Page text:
How to pick colours in MacOS

At times, you absolutely need to find out what shade of colour an image or website uses. This is especially important if you’re a graphic designer or need to become one for a little project for your business. How do you go about picking the exact shade of colour? Good question! This article will explain how to do this on MacOS.


Let me introduce you to Digital Colour Meter

If there’s one thing that Apple wants to make clear is that it wants its products to appeal to creative types by including a few utilities that those professionals will find useful in their day-to-day work. Digital Colour Meter is one of those utilities: it allows you to capture a specific colour and will return is Red, Green and Blue values so that you can use them to fine-tune the colours you use in your graphical projects.

The way it works is very simple: it’s a single-window utility that will tell you the shade of colour placed under your mouse cursor. You may choose among a set of profiles, but you’re generally safe by just using Generic RGB. Colour profiles are a rather complicated and niche topic and I won’t even pretend to know what I’m talking about. Once your cursor is above the colour you want to pick, press Shift + Command + C and it will be copied as text. If you need those values in decimal form, you’re pretty much good to go: just copy them somewhere and use them as reference or whatever.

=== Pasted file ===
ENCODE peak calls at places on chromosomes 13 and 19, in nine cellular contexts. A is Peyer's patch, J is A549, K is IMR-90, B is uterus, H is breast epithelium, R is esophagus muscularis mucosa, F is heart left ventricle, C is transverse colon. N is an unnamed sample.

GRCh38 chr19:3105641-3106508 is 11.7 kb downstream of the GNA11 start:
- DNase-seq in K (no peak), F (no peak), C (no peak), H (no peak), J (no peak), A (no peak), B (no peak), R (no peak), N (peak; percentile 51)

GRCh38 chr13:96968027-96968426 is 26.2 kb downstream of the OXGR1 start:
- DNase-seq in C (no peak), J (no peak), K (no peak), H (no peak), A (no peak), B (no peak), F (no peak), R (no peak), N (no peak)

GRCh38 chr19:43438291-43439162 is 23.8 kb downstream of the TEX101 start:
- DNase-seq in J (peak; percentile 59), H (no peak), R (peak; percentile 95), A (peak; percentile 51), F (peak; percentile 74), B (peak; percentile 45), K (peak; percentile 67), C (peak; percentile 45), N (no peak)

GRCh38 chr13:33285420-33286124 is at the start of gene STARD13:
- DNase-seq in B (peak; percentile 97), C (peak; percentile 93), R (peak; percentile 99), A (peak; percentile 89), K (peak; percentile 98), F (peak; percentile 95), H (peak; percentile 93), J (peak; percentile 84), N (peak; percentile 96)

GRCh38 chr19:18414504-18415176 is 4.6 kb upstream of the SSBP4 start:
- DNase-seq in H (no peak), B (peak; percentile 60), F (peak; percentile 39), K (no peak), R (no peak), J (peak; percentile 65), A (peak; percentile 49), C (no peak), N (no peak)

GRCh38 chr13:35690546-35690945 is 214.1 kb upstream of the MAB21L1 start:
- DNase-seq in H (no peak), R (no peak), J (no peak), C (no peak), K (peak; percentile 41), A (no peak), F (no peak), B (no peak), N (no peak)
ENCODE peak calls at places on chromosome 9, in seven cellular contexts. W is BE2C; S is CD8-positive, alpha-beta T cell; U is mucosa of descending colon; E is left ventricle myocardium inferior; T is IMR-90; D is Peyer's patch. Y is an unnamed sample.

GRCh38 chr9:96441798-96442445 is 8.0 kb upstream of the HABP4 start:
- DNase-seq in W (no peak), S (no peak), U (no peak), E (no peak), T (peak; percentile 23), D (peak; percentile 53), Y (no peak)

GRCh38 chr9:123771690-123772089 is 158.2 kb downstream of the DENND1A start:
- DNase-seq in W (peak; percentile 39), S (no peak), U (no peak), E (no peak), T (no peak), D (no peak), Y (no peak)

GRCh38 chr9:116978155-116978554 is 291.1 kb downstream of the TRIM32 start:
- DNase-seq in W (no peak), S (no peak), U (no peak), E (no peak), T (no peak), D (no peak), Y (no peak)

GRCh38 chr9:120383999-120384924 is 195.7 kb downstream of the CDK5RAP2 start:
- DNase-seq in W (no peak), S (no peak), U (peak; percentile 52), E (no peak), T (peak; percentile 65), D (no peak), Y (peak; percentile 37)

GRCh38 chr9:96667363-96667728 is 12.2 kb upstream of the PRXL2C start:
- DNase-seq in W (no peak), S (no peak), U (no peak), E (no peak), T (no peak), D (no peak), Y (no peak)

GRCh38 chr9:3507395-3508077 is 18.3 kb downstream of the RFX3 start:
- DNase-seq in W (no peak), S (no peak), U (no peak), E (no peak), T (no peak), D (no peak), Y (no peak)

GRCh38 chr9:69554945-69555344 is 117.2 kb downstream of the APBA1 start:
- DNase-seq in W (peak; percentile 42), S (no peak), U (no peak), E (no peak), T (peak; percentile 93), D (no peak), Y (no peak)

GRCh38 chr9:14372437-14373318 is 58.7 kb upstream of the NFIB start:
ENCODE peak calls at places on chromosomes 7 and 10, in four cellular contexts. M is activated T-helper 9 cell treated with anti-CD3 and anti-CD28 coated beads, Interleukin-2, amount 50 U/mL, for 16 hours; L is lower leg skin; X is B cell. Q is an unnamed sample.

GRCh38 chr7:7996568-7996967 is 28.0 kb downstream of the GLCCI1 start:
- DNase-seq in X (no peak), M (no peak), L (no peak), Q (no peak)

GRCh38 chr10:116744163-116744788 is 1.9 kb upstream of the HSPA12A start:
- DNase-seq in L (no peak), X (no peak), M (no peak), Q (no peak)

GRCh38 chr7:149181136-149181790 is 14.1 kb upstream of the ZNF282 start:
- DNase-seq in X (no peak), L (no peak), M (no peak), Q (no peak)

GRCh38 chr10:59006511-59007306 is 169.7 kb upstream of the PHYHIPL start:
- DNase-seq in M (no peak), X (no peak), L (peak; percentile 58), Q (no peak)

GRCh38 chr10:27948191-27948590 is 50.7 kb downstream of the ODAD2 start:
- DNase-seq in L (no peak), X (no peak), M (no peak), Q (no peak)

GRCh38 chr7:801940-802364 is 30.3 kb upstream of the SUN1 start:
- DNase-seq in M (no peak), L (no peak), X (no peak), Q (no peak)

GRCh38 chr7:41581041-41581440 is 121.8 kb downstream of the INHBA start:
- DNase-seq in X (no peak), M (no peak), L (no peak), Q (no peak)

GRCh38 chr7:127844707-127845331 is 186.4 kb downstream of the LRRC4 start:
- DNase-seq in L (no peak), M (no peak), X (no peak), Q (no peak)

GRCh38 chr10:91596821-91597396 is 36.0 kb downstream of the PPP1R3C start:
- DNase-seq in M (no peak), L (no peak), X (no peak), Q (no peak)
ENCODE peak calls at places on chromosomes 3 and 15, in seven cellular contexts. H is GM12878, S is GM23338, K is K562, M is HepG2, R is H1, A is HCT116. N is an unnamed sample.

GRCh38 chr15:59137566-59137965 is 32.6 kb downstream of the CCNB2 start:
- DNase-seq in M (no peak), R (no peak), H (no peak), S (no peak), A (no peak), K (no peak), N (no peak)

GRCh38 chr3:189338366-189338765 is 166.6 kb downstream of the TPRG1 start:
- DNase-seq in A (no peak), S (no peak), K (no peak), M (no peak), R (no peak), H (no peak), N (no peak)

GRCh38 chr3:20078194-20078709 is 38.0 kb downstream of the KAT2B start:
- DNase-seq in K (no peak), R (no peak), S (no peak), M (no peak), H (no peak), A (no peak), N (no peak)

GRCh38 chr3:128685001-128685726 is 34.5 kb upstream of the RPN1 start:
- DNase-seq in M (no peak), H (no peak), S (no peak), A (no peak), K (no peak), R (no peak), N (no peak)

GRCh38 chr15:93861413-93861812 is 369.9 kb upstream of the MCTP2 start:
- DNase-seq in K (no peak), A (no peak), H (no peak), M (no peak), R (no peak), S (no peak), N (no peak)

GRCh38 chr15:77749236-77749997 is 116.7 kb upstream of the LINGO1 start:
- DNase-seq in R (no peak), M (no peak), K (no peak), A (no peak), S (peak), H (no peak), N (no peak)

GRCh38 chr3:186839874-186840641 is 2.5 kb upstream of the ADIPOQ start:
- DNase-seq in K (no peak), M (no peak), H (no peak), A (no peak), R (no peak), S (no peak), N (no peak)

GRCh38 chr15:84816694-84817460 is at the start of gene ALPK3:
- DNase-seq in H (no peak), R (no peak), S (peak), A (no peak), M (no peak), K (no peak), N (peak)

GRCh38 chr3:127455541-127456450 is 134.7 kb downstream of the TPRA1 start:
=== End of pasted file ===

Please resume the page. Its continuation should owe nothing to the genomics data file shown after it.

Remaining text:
Converting Digital Colour Meter values to hexadecimal

If you’re working on a website or an app, chances are you don’t have much use for the decimal values that Digital Colour Meter produces. In those instances, values in hexadecimal are much more useful and practical.

In case you don’t know, hexadecimal is a numeral system with base 16, meaning that it uses 16 digits instead of the 10 we’re all accustomed to. If you’re wondering what those extra 6 digits are, they’re simply letters from A to F. The good thing about hexadecimal, and the reason why it’s so much prominent in computer science, is that converting binary values to hexadecimal, because 16 is an exponentiation of 2 (namely, 2⁴). What this means in practice is that one hexadecimal digit corresponds to 4 binary digits (or bits), making conversions between the two numeral systems very easy. By comparison, converting between base 2 and base 10 is much more difficult.

Generally, you can easily tell apart hexadecimal values because they have a leading hash (#) or 0x.

Open MacOS calculator app and select View > Programmer. This will let us convert values from base 10 (decimal) to base 16 (hexadecimal). Type in the first value you got from Digital Colour Meter, then click 16. This will convert your decimal number to hexadecimal. Disregard the leading 0x, since we don’t need it, and write the number down. Repeat with the other two numbers.

For example, white has a code of 255 255 255. In hexadecimal that would be FF FF FF. To use that value in a webpage, you only need to write it with a leading # and no spaces, like #FFFFFF.


About Andrea Luciano Damico 137 Articles
Andrea Luciano Damico is a freelance translator from Italy. Among his interests are linguistics, technology, video games, and generally being a chill guy. He runs Let's and